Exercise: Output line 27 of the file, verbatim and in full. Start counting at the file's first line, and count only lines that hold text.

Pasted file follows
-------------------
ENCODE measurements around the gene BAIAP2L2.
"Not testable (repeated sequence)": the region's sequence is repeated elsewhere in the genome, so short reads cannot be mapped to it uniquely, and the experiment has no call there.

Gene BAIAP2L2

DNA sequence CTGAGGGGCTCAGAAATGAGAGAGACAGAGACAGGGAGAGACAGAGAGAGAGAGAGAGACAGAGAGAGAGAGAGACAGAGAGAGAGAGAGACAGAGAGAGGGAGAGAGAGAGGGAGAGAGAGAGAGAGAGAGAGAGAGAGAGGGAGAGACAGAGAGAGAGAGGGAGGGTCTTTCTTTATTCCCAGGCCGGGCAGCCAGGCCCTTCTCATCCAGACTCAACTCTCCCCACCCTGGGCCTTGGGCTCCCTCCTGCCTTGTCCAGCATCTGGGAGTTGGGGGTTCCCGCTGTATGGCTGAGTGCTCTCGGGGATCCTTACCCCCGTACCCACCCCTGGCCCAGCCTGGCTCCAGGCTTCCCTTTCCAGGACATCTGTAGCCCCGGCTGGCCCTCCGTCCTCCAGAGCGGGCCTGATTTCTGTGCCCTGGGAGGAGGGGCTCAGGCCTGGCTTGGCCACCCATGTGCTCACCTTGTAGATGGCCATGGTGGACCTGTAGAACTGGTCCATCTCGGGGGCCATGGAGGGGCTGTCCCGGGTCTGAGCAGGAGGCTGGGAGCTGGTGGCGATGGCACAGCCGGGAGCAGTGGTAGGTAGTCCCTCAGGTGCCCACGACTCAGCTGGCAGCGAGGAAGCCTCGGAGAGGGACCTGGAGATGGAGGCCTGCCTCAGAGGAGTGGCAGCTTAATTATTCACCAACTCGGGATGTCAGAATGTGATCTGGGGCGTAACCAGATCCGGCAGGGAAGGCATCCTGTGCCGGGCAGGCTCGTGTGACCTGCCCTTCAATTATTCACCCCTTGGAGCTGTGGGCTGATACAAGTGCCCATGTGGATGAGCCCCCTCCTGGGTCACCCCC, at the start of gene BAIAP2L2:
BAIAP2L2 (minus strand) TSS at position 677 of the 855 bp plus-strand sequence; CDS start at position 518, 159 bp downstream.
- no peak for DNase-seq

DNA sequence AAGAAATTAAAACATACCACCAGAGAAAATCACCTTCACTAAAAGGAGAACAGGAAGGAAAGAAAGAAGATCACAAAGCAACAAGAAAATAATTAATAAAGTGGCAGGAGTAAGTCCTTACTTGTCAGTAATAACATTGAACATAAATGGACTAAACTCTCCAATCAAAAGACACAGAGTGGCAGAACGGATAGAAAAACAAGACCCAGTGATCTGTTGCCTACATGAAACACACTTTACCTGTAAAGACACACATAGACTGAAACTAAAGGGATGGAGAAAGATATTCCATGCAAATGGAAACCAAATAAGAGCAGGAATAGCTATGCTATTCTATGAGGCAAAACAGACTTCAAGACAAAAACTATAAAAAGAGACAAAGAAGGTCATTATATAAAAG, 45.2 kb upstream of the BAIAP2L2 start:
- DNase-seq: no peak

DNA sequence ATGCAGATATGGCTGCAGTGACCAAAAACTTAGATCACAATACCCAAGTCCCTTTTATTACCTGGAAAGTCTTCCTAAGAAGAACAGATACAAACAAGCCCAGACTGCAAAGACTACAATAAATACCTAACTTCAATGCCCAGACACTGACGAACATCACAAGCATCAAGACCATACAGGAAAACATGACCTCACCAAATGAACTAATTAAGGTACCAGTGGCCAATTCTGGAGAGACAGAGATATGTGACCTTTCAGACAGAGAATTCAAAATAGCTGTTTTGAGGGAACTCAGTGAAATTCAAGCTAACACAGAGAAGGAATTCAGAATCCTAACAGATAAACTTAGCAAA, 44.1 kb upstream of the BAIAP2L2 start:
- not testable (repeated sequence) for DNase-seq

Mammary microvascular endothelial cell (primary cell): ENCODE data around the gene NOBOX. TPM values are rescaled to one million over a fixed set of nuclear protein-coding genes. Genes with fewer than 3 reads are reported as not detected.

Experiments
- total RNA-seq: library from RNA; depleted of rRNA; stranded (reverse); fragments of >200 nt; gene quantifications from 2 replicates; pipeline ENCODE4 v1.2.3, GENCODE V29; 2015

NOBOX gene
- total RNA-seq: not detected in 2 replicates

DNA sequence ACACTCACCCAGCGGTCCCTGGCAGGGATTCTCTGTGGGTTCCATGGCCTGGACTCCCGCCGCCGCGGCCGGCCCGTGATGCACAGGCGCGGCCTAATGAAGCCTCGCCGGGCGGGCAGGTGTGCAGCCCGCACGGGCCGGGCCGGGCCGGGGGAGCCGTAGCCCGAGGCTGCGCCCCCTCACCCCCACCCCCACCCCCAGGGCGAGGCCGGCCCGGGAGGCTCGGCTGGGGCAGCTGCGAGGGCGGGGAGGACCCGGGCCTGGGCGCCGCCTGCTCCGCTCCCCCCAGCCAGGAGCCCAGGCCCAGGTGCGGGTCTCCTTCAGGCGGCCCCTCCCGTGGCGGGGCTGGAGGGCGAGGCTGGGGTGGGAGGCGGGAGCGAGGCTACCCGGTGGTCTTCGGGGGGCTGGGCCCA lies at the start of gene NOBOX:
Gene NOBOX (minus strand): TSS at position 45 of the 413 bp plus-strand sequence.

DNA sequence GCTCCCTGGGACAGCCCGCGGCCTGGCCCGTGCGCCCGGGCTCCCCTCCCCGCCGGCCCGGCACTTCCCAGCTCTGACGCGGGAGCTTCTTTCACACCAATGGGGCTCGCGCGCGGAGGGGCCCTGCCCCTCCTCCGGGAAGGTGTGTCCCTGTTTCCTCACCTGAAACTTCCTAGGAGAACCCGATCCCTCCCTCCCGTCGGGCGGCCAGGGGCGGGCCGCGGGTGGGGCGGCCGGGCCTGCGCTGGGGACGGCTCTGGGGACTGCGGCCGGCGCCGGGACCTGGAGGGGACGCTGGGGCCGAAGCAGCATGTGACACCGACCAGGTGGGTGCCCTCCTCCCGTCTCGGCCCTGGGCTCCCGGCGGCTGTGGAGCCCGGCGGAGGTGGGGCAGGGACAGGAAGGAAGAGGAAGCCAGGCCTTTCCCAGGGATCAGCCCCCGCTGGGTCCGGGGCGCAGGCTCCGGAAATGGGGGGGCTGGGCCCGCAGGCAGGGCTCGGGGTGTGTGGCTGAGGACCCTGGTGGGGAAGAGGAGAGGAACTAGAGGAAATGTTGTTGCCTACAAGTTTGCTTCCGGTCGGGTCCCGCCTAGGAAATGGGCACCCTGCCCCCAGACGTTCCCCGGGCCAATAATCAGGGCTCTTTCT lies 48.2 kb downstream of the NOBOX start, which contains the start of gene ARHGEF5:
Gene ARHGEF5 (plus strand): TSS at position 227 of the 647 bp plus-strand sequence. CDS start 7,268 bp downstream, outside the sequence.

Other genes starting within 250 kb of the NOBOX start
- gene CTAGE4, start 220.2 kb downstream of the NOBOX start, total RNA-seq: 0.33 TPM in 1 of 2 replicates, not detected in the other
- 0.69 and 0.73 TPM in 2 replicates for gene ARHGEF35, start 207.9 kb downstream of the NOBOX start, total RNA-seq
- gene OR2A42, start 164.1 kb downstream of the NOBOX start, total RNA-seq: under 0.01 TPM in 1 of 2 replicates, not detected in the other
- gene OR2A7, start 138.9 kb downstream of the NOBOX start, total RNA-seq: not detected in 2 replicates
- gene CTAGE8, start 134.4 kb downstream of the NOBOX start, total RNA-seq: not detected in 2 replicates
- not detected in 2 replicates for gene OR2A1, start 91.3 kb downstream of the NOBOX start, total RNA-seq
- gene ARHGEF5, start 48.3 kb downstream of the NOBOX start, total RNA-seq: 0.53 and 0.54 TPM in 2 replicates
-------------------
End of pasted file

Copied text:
- gene ARHGEF5, start 48.3 kb downstream of the NOBOX start, total RNA-seq: 0.53 and 0.54 TPM in 2 replicates